The UAW-Ford 500 at Talladega Superspeedway on Oct. 5 will be the first restrictor-plate event for NASCAR’s Car of Tomorrow. Part of an overall program of new designs and materials, the restrictor plate is aimed at cutting engine power from 750 hp to approximately 430 hp. Drivers have resisted some of the innovations which are designed to improve safety. Dow Automotive is developing new energy management foam for the Car of Tomorrow (COT) Project that’s expected to be widely used next year. It’ll be placed between the roll cage bars and door panels. The energy of the impact is managed through a series of controlled reactions within the foam. The new foam is also said to reduce weight 50 percent compared to competitive foams. Installation errors (too close to the tailpipe) led to some melting and fuming problems in early trials.
The 100% solar-powered airplane Solar Impulse 2 is prepping for its upcoming flight, becoming the first plane to fly around the world without using fuel. It's able to do so because of above-average performance by all of the technologies that go into it, especially materials.
As the 3D printing and overall additive manufacturing ecosystem grows, standards and guidelines from standards bodies and government organizations are increasing. Multiple players with multiple needs are also driving the role of 3DP and AM as enabling technologies for distributed manufacturing.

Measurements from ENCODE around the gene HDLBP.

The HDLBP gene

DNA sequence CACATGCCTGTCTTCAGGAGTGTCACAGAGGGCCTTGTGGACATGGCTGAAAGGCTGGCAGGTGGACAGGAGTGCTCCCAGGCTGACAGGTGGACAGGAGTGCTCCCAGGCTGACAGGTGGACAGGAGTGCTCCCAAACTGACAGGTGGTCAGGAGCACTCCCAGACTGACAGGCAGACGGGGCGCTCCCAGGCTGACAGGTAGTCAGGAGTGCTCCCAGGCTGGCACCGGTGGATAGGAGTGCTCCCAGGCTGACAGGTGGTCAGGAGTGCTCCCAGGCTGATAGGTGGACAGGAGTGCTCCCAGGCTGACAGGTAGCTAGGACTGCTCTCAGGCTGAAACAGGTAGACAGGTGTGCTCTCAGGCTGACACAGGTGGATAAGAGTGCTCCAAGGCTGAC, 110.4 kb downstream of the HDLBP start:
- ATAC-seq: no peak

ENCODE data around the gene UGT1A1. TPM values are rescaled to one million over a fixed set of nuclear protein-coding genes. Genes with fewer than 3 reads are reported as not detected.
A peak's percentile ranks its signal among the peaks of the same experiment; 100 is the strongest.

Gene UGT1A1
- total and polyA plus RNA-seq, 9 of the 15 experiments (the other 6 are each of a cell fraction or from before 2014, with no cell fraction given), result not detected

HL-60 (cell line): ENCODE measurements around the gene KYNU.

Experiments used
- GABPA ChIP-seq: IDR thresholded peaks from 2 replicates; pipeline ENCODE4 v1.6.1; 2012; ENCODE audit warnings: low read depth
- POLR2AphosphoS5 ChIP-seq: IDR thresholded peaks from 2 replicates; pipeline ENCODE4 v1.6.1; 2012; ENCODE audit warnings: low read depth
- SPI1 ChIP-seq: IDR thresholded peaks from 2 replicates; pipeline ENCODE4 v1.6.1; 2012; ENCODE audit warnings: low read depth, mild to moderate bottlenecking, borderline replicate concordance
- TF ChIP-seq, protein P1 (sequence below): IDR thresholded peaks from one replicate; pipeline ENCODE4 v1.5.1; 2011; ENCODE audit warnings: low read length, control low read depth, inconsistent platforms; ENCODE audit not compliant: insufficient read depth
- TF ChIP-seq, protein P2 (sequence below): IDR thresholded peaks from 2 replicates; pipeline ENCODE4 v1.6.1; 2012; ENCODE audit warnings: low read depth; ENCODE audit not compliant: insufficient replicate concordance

A growing though not-so-obvious role for 3D printing, 4D printing, and overall additive manufacturing is their use in fabricating new materials and enabling new or improved manufacturing and assembly processes. Individual engineers, OEMs, university labs, and others are reinventing the technology to suit their own needs.
For vehicles to meet the 2025 Corporate Average Fuel Economy (CAFE) standards, three things must happen: customers must look beyond the data sheet and engage materials supplier earlier, and new integrated multi-materials are needed to make step-change improvements.
3D printing, 4D printing, and various types of additive manufacturing (AM) will get even bigger in 2015. We're not talking about consumer use, which gets most of the attention, but processes and technologies that will affect how design engineers design products and how manufacturing engineers make them. For now, the biggest industries are still aerospace and medical, while automotive and architecture continue to grow.
Focus on Fundamentals consists of 45-minute on-line classes that cover a host of technologies. You learn without leaving the comfort of your desk. All classes are taught by subject-matter experts and all are archived. So if you can't attend live, attend at your convenience.